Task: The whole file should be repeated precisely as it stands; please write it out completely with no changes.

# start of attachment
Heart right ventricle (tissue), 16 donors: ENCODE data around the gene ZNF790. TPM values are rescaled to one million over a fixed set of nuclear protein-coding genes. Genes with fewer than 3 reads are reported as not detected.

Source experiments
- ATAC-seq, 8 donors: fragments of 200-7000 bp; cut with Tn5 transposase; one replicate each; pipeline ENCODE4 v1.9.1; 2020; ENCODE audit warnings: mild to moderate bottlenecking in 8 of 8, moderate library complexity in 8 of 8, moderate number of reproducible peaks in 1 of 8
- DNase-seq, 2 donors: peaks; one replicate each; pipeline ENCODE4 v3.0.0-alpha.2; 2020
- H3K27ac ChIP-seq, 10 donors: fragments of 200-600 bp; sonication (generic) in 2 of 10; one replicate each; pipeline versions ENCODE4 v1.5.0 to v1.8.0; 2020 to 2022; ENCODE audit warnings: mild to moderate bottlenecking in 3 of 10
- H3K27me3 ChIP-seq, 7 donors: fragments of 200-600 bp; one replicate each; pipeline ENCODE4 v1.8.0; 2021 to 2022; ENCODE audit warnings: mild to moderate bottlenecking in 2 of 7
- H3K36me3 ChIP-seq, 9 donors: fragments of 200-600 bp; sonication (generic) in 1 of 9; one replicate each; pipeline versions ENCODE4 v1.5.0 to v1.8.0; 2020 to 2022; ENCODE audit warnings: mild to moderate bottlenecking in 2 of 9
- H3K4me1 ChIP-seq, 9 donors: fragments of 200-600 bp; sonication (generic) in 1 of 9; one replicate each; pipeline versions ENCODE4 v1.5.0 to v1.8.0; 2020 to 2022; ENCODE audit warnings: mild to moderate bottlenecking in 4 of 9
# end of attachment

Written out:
Heart right ventricle (tissue), 16 donors: ENCODE data around the gene ZNF790. TPM values are rescaled to one million over a fixed set of nuclear protein-coding genes. Genes with fewer than 3 reads are reported as not detected.

Source experiments
- ATAC-seq, 8 donors: fragments of 200-7000 bp; cut with Tn5 transposase; one replicate each; pipeline ENCODE4 v1.9.1; 2020; ENCODE audit warnings: mild to moderate bottlenecking in 8 of 8, moderate library complexity in 8 of 8, moderate number of reproducible peaks in 1 of 8
- DNase-seq, 2 donors: peaks; one replicate each; pipeline ENCODE4 v3.0.0-alpha.2; 2020
- H3K27ac ChIP-seq, 10 donors: fragments of 200-600 bp; sonication (generic) in 2 of 10; one replicate each; pipeline versions ENCODE4 v1.5.0 to v1.8.0; 2020 to 2022; ENCODE audit warnings: mild to moderate bottlenecking in 3 of 10
- H3K27me3 ChIP-seq, 7 donors: fragments of 200-600 bp; one replicate each; pipeline ENCODE4 v1.8.0; 2021 to 2022; ENCODE audit warnings: mild to moderate bottlenecking in 2 of 7
- H3K36me3 ChIP-seq, 9 donors: fragments of 200-600 bp; sonication (generic) in 1 of 9; one replicate each; pipeline versions ENCODE4 v1.5.0 to v1.8.0; 2020 to 2022; ENCODE audit warnings: mild to moderate bottlenecking in 2 of 9
- H3K4me1 ChIP-seq, 9 donors: fragments of 200-600 bp; sonication (generic) in 1 of 9; one replicate each; pipeline versions ENCODE4 v1.5.0 to v1.8.0; 2020 to 2022; ENCODE audit warnings: mild to moderate bottlenecking in 4 of 9